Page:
Corporal punishment makes children more aggressive and can harm them in the long term, says a study.
“Virtually without exception, these studies found that physical punishment was associated with higher levels of aggression against parents, siblings, peers and spouses,” write study co-authors Joan Durrant and Ron Ensom.
Durant and Ensom from University of Manitoba and Children’s Hospital of Eastern Ontario, respectively, based their findings on analysis of a number of researches over the past 20 years.
However, when parents in more than 500 families were trained to reduce their dependency on physical punishment, the difficult behaviours in the children also declined, the Canadian Medical Association Journal reports.
“Results consistently suggest that physical punishment has a direct causal effect on externalizing behaviour, whether through a reflexive response to pain, modeling or coercive family processes,” write the study authors.
Physical punishment is also associated with a variety of mental health problems, such as depression, anxiety and use of drugs and alcohol, according to a Manitoba statement.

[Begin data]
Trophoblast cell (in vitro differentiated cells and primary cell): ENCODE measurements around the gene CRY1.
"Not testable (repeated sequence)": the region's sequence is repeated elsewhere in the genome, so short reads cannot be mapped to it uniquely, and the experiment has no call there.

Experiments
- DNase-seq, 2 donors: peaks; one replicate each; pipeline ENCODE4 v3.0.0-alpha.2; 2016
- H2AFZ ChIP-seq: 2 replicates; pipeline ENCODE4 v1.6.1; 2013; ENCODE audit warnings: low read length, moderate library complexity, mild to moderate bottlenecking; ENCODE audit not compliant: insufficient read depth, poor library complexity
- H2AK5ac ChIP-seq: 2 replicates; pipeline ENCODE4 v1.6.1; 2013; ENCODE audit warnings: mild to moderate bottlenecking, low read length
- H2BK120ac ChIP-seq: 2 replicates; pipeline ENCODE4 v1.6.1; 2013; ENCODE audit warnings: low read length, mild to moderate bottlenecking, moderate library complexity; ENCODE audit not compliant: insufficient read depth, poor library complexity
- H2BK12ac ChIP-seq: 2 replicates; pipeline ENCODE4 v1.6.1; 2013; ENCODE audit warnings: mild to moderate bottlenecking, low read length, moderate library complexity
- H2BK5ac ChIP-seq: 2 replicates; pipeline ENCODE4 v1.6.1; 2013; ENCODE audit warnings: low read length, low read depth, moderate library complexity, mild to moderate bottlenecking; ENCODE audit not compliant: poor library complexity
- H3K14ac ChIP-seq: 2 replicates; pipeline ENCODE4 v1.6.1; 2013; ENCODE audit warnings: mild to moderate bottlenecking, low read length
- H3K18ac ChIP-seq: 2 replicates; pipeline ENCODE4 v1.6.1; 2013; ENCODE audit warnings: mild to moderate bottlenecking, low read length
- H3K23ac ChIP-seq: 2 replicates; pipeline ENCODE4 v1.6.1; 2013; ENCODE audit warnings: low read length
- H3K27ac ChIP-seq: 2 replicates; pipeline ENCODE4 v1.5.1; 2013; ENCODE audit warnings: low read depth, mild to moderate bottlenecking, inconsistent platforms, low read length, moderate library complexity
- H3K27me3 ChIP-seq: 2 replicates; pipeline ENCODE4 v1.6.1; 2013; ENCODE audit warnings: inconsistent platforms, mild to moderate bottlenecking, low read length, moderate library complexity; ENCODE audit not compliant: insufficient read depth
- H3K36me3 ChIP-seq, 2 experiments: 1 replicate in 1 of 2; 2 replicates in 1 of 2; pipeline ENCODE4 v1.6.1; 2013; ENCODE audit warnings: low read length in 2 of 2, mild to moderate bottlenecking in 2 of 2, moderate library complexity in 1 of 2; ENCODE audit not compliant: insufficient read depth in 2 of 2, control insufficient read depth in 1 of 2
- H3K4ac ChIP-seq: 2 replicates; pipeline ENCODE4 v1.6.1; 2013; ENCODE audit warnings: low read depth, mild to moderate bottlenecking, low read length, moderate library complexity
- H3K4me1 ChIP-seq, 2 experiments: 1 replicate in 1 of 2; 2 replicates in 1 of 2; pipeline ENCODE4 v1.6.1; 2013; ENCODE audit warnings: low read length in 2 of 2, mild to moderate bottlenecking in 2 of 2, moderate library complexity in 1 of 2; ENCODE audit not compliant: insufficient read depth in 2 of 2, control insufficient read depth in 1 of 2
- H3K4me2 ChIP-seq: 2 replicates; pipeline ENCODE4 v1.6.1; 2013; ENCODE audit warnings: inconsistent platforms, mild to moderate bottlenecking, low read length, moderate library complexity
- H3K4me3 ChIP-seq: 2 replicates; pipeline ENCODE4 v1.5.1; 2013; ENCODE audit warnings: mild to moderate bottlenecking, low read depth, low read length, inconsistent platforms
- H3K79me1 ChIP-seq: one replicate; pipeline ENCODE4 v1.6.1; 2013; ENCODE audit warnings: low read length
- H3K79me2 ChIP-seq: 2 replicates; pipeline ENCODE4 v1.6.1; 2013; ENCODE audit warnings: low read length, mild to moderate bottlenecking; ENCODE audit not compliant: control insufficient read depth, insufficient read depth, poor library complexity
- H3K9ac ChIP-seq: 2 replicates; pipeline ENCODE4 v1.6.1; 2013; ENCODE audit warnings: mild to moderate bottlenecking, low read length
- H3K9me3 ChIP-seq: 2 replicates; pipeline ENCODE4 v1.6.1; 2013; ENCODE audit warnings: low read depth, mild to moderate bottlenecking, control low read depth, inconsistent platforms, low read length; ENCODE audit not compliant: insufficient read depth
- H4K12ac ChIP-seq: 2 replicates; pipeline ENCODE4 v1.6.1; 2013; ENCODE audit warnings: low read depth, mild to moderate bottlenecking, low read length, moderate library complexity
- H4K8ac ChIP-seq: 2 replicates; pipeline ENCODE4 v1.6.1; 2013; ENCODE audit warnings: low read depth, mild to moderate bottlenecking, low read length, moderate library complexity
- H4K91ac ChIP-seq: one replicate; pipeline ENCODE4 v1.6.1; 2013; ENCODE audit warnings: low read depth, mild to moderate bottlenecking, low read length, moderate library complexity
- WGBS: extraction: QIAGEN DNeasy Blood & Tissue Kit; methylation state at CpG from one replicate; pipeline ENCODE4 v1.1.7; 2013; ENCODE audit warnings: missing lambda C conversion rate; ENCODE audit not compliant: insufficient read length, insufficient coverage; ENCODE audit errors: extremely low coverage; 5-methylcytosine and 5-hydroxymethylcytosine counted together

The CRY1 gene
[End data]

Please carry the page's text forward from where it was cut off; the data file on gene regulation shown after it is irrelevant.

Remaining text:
It may change areas in the brain linked to performance on IQ tests and increase vulnerability to drug or alcohol dependence, as recent neuroimaging studies suggest.
Attitudes toward the use of physical punishment have changed, and many countries have shifted focus to positive discipline of children and have legally abolished physical punishment.
Physicians can play an important role in advising parents on constructive approaches to discipline, based on evidence, to enhance children’s healthy development.